Mediums are mixed with oil paints to produce different effects. Different mediums can change the flow, drying time, thickness, consistency and transparency of your paint. They can also change the type of finish for your paintings.
When you first squeeze out some paint straight out of the tube, you’ll realise that the paint is semi-solid. If you paint straight on the canvas using that paint, you will find it difficult to spread the paint out to a large area.
Some mediums are used to mix with oil paint to make them more liquidly and improve its flow on the canvas, like a lubricant.
Some mediums can be mixed with paint for different painting techniques such as glazing, which is a technique that produces richer colours by painting a thin layer of transparent colour above another painted area.
Some examples of mediums are
- Linseed oil: increase the flow and drying time of your paint. It also makes your paint more transparent.
- Liquin: speed up the drying time of the paint and gives a glossy finish
There are many different painting surfaces that can be used for oil painting. The most commonly known is the stretched canvas, some other types are canvas paper, canvas panels and various types of hardboards.
In the long run, oil paint may react with painting surfaces and eat away the surface. If your canvas is not pre-primed, it is a good idea to prime your canvas before starting to paint. Priming your canvas gives a separating layer between the painting surface and oil paint, it protects the painting surface, it may also let your paint appear more vibrant and provides a better surface to paint on.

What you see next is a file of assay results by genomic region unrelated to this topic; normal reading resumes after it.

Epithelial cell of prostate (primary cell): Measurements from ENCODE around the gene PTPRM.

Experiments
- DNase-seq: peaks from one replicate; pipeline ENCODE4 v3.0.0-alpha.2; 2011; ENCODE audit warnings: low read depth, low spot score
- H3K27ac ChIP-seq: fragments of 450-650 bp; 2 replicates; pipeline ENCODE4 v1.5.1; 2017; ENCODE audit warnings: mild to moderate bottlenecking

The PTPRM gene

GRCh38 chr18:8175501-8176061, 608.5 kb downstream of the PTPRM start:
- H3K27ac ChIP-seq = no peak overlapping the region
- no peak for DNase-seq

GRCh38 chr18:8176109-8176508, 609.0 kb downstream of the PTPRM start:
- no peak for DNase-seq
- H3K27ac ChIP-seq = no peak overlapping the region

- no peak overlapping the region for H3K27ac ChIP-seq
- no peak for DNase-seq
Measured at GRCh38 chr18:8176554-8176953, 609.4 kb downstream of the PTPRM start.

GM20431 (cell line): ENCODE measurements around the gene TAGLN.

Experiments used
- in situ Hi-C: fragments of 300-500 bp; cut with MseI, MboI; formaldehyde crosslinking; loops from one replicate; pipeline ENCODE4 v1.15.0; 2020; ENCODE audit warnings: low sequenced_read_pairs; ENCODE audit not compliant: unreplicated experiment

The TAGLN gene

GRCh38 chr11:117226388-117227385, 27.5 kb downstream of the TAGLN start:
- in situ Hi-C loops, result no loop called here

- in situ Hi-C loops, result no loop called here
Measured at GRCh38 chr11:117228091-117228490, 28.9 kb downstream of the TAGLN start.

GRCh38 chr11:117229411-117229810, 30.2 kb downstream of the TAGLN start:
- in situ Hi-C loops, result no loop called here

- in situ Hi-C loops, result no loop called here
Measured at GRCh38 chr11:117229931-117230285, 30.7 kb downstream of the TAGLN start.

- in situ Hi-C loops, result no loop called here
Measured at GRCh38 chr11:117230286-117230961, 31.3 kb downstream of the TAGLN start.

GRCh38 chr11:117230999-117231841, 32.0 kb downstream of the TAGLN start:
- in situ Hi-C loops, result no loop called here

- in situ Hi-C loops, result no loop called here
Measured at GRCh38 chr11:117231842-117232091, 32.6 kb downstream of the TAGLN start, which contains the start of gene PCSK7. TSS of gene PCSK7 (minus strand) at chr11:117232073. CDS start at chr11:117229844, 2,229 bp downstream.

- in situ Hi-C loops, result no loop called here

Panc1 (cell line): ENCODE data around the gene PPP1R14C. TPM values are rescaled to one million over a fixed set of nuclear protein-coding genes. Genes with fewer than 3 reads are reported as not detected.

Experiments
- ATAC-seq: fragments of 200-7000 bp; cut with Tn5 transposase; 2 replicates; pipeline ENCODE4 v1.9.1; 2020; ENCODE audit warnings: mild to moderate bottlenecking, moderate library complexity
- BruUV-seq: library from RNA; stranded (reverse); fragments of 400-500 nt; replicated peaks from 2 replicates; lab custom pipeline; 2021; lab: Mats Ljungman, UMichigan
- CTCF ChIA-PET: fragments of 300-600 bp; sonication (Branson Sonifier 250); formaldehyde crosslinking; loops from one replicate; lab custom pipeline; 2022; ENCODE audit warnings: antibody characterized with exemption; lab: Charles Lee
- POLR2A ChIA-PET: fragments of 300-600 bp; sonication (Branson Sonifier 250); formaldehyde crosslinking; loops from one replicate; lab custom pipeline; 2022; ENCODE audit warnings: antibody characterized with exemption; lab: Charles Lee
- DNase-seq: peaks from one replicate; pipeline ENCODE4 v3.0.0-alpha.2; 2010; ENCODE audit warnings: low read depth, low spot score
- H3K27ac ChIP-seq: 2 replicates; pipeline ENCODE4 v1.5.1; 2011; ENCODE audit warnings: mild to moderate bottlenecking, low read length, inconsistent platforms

I use 2 coats of white acrylic gesso to prime my canvas. After the 2 coats are dried, I sand them slightly to produce a smoother painting surface. If that sounds like too much work, you can always get pre-primed canvases but at a higher price.
A palette is where most of the paint mixing occurs. You squeeze tubes of different coloured paint on the palette and mix them together to create millions of different colours!
A glass palette is ideal for oil paint as it is easy to clean and when you scrape dry paint off of it there won’t be a lot of scratches like plastic or wooden ones. However, a glass palette may be hard to find or expensive.
I use disposable palettes. They are like pages of a notepad and I just tear one page off, use it as a palette and throw it away after I’m done with it. It’s convenient and the price is reasonable, not so eco-friendly though.
Palette knives can be used to mix paint, it is generally easier to mix large amounts of paint with palette knives than with brushes.
They can also be used to paint directly on the canvas. There are styles of painting where thick layers of paint are painted onto the canvas using a palette knife, this can create dimensionality and produce different effects.
So these are the basic tools and materials for oil painting. It may seem scary at first but once you get the hang of it I’m sure you will enjoy oil painting too!